The ‘thinking side’ of practice. Especially in the applied side of the social sciences (such as teaching and social work), theory or ‘theorising’ means thinking and reflecting on practice. It is sometimes called ‘reflective practice’. This has also been called ‘personal theory’ or ‘practical theory’. When people talk about this ‘personal theory’ they mean conjectures, personal thoughts and insights that help people to make sense of the practical world. Many people suggest that in practical fields (such as teaching, nursing or social work) the enhancement of this practical theorisation, coming from our own experience, is what professional development should ultimately be about. The idea is not new: the Greeks had words for this kind of practical theory: phronesis and techne.

A developing body of explanation. Here theory means the broadening bodies of knowledge developing in particular fields. A body of knowledge may be wide, as for example in ‘management theory’ or ‘learning theory’, or tight, based around a particular set of ideas, as for example in ‘Piagetian theory’.

Scientific theory. Theory here is modelled on the idea of theory in the natural sciences. It may ultimately exist in the form of ideas formally expressed in a series of statements. With these statements you are able to predict and explain. As social science progresses it seems less hopeful of discovering this kind of theory.

Grand Theory. ‘Grand Theory’ is a term used mockingly by the great sociologist Wright Mills (1959) to describe social scientists’ expectation that their disciplines should attempt to build systematic theory of ‘the nature of man and society’ (p 23). The theories of Marx and Freud are examples. Wright Mills saw this effort as an obstacle to progress in the human sciences. I take it as given that Grand Theory is not what is generally wanted in social and educational research nowadays. You certainly will not be aiming to develop Grand Theory in your own research, though you may use Grand Theory as a framework or stimulus for it.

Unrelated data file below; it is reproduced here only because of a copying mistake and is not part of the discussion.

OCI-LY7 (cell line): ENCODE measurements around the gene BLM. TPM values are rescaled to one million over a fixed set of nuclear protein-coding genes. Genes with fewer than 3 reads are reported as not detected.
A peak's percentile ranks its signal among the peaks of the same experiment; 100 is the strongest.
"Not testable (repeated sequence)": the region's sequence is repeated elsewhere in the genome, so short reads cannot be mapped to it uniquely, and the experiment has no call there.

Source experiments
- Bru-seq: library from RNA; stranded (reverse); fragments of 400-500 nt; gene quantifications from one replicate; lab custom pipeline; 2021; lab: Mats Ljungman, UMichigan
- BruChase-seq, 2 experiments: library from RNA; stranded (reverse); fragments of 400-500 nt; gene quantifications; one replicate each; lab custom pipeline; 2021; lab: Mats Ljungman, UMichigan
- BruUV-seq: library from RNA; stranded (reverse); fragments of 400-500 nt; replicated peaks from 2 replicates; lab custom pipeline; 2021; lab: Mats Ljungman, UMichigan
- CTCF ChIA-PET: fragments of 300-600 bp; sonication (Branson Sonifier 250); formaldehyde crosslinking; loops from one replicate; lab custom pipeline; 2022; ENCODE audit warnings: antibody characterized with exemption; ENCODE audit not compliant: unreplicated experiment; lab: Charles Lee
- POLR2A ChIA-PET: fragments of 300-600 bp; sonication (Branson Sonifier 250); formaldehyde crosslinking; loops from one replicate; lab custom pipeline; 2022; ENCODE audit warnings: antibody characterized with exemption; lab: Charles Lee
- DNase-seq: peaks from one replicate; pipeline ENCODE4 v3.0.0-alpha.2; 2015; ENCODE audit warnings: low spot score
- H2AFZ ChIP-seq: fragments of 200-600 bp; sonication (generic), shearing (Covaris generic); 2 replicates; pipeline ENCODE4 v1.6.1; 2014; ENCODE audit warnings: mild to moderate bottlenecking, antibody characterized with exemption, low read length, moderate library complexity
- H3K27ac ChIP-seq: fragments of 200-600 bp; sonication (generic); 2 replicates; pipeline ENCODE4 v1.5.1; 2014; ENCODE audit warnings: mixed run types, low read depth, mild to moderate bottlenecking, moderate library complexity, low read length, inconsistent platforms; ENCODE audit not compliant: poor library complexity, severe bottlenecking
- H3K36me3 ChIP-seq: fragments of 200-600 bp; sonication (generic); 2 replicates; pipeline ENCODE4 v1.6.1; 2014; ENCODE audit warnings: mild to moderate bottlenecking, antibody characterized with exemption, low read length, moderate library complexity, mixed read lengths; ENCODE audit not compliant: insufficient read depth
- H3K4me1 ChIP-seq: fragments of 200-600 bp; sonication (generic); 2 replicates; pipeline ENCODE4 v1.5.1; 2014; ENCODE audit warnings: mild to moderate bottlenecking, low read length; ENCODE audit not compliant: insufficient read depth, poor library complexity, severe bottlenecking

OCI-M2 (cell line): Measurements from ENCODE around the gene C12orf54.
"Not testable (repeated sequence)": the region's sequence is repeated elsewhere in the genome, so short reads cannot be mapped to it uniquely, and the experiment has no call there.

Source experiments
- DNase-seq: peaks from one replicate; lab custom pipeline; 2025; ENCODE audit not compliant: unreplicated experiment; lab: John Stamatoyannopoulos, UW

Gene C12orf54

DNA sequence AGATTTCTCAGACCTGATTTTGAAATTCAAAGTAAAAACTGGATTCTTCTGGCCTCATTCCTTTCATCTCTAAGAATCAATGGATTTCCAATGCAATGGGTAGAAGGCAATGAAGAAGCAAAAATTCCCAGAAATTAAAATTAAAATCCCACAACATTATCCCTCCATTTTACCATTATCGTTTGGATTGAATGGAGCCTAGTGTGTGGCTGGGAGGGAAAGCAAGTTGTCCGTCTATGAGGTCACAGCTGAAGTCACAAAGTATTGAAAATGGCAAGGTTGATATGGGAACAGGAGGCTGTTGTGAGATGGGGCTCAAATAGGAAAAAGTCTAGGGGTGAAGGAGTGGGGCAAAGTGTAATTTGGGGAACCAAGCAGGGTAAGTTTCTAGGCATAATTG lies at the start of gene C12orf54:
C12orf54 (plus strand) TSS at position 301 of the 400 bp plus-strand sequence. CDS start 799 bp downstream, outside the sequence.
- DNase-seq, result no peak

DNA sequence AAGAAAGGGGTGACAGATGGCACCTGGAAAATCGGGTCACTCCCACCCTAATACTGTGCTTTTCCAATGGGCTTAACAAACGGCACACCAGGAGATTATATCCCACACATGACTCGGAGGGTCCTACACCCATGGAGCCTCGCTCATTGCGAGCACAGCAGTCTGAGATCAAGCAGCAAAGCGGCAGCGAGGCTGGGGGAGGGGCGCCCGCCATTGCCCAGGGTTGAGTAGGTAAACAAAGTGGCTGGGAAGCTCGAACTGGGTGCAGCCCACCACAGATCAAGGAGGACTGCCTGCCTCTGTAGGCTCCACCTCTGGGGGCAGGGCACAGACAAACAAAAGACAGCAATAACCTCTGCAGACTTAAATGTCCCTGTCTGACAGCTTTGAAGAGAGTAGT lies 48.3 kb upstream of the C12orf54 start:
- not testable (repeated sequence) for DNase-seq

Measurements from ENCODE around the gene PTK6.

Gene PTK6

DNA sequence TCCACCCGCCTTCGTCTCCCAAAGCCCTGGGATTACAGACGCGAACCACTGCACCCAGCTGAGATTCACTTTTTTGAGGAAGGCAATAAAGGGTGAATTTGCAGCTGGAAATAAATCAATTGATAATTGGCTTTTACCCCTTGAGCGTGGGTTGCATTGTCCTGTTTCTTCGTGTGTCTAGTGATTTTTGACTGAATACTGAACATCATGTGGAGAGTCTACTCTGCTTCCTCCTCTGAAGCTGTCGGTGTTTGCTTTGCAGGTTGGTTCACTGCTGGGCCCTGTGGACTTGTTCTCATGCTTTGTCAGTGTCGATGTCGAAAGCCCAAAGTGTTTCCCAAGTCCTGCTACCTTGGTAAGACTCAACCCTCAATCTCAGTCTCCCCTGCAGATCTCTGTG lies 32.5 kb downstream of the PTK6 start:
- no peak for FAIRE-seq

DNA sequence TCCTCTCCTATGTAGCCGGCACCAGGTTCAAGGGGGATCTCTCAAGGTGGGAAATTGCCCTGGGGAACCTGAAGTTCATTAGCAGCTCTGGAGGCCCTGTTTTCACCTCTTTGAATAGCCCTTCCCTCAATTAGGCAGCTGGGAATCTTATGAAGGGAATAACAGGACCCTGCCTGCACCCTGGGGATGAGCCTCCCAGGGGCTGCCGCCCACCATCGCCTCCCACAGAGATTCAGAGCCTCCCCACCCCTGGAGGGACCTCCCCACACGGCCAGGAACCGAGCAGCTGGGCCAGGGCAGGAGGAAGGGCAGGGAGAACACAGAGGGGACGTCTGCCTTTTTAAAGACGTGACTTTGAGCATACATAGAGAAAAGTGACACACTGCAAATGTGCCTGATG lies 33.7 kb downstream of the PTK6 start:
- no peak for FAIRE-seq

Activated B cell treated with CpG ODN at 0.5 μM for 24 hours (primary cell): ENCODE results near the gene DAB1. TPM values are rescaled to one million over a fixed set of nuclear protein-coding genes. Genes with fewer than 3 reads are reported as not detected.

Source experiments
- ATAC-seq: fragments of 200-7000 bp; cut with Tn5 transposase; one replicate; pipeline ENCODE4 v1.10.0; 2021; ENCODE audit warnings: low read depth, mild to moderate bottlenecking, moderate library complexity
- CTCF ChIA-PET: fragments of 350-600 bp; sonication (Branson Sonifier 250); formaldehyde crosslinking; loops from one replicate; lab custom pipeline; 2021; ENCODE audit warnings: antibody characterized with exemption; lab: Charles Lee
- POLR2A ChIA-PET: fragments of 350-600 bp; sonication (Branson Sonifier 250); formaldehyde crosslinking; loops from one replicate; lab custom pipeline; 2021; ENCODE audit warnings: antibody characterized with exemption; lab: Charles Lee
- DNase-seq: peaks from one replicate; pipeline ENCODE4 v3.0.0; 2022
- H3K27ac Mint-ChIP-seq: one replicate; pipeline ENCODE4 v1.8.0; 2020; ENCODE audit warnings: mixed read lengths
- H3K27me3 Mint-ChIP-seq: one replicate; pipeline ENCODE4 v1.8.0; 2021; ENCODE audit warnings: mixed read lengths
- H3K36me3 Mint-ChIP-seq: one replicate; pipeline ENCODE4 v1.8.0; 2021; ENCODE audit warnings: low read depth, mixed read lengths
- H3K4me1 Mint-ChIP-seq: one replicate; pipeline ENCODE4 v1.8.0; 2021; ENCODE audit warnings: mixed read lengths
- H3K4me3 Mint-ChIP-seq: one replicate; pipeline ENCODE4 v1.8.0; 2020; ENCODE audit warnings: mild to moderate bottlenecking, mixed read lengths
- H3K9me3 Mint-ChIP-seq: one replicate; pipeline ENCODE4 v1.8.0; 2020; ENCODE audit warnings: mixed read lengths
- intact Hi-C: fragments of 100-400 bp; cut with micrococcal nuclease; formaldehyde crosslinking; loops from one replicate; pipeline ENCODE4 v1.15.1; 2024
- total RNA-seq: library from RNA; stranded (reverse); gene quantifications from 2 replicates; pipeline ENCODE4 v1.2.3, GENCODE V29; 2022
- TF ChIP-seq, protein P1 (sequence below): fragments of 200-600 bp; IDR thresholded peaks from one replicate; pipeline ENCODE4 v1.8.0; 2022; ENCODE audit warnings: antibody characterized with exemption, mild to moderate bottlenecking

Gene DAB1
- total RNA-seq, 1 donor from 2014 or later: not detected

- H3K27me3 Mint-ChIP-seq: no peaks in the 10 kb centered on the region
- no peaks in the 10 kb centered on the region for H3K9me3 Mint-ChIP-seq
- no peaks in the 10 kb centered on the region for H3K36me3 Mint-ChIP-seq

Thomas, G. (2011) The meanings of theory, British Educational Research Association online resource. 

Thomas is anti-theory seeing it as a means of limiting what is permitted to count as knowledge by fixing, controlling, setting up boundaries, prohibitions and privileges. It was some time ago I first read Thomas and I must admit that I was not particularly sympathetic to his ideas. (bell hooks writes a essay that I have entitled: one night a theory saved my life). We need theory to make sense of the world, we can observe correlation – theory is what allows us to make sense of what we observe. But in his readable and well argued text “Education and Theory: Strangers in Paradigms’ Thomas views theory in education as antagonistic to pluralism in ideas. When social researchers are committed to theory,  they are committed to allowing the generative dance of ideas proliferating to be sacrificed in favour of orderliness.

Re-reading Thomas again over these last few weeks, I have warmed to him. That is, I understand his position differently. I am inclined to agree. If I belong to a theoretical camp, it is the ‘anything goes’ camp.   What is needed in educational research is more ad hocery, more thought experiments, more diversity.  Theory closes down discussion, limiting the breadth and depth of our view.

Far better I say to let the Otherness of the Other bloom.